Bolivia secured a seat in the United Nations Security Council on Tuesday, after running unopposed and having the support of the region.
"With 183 votes, Bolivia was elected as a non-permanent member of the Security Council of the UN from 2017 to 2018," said Sacha Llorenti, Bolivia's ambassador to the U.N.
Bolivia will hold the seat for the third time in its history, first serving from 1964-1965 and a second time from 1978-1979.
Ethiopia and Sweden were elected to the body. Further voting will take place to decide another two seats with Kazakhstan competing against Thailand and the Netherlands against Italy, which didn't get enough votes in the first round of voting.
The 193-member U.N. General Assembly elected Ethiopia with 185 votes, Bolivia with 183, and Sweden with 134. Countries need more than two-thirds of the vote to win a seat.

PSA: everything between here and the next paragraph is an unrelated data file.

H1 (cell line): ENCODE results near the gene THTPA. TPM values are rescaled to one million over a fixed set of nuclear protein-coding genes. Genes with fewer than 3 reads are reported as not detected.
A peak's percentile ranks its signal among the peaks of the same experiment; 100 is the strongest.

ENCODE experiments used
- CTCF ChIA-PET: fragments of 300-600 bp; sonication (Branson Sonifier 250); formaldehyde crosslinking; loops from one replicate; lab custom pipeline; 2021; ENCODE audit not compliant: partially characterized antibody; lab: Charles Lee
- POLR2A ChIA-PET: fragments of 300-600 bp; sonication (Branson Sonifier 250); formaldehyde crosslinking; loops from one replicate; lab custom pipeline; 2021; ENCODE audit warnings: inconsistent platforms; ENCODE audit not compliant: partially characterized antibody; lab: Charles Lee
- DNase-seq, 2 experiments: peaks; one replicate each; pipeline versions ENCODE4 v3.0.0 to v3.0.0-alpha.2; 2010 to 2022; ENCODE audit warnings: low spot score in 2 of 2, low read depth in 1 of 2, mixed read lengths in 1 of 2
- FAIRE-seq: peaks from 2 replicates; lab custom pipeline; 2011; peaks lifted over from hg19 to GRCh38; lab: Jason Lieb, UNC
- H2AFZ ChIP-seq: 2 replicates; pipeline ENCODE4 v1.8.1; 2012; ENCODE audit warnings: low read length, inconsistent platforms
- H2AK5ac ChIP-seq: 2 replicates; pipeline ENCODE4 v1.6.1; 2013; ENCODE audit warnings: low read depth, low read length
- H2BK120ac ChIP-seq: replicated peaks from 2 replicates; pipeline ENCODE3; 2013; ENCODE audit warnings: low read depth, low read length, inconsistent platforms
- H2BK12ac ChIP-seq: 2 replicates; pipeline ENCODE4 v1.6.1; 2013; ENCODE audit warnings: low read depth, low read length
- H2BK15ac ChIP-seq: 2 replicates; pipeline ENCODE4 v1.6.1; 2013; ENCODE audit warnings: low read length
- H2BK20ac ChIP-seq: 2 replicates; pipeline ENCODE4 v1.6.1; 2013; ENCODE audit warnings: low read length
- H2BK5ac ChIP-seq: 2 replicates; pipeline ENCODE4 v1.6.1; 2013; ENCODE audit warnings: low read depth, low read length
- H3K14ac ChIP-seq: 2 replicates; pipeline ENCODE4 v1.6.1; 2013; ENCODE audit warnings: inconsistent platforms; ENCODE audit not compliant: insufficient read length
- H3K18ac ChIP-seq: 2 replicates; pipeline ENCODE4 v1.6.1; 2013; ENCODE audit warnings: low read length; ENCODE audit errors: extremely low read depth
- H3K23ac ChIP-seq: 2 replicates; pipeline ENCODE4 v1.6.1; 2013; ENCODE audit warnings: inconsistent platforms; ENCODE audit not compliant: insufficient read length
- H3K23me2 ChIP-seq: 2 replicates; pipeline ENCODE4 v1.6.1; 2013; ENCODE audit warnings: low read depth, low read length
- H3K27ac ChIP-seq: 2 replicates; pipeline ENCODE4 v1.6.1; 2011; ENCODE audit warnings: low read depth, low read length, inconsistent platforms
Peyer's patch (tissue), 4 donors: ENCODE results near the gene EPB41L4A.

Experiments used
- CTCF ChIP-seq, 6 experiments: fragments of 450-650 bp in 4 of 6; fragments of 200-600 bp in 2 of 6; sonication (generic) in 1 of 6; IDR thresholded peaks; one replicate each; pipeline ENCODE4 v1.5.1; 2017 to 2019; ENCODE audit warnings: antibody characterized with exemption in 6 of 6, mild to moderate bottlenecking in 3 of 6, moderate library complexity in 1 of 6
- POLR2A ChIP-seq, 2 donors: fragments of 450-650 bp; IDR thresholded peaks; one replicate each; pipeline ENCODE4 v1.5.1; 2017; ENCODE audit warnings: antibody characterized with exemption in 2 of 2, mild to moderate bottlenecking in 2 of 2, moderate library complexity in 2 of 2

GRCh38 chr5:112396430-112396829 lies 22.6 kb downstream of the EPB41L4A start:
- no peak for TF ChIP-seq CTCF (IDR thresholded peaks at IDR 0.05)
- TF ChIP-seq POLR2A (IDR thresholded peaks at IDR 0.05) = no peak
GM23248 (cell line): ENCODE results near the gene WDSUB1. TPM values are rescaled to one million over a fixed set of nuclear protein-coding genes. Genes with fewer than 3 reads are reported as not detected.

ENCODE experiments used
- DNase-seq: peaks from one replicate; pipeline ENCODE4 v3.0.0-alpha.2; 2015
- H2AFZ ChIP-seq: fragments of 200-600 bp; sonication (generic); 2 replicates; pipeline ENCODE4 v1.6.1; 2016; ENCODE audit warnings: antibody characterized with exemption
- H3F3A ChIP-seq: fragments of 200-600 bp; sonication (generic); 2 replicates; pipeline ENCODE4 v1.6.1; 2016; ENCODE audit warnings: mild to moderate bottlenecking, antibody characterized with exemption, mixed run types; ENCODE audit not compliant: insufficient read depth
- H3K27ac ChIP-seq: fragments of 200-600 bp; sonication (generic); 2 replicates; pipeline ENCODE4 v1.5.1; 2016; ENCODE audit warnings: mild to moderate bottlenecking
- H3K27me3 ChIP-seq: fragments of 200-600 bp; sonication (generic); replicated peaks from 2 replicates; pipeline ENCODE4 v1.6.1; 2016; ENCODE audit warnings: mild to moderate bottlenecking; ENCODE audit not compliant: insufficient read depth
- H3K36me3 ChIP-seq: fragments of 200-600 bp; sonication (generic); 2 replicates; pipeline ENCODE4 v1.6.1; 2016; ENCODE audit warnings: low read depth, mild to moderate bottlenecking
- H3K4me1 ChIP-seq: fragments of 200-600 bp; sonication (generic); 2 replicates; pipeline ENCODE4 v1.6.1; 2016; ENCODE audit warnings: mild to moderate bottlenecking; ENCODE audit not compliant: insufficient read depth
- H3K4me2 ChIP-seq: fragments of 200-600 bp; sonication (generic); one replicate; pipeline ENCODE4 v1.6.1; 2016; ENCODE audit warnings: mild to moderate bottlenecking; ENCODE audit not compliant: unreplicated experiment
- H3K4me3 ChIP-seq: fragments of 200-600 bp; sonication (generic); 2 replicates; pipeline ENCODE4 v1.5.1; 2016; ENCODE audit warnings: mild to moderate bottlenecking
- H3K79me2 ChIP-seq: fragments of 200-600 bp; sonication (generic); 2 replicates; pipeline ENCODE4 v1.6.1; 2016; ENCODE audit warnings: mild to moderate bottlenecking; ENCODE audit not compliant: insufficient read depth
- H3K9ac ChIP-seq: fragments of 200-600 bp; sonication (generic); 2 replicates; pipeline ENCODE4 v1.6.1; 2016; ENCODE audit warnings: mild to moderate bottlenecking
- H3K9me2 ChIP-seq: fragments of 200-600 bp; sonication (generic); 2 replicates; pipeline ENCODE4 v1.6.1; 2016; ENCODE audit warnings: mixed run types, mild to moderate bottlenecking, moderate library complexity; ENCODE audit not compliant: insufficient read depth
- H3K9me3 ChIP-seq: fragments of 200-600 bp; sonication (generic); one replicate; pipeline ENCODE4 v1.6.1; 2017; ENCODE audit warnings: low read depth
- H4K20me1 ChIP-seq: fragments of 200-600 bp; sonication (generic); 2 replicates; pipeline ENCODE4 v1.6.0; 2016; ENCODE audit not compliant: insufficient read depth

China, France, Russia, the U.K. and the United States are the only five permanent members of the council. 10 non-permanent members are elected for two-year terms.
Permanent states are obliged to accept and implement the decisions of the Security Council, meanwhile the remaining members can only make recommendations.
A state which is member of the U.N., but not of the Security Council, may participate without a vote in its discussions, as long as the Council considers that particular country's interests to be affected by its decisions.
More than 60 U.N. member states have never been in the Security Council.
The Security Council is one of the most powerful bodies in the U.N., and can impose sanctions, endorse peace agreements and authorize use of military force in any country.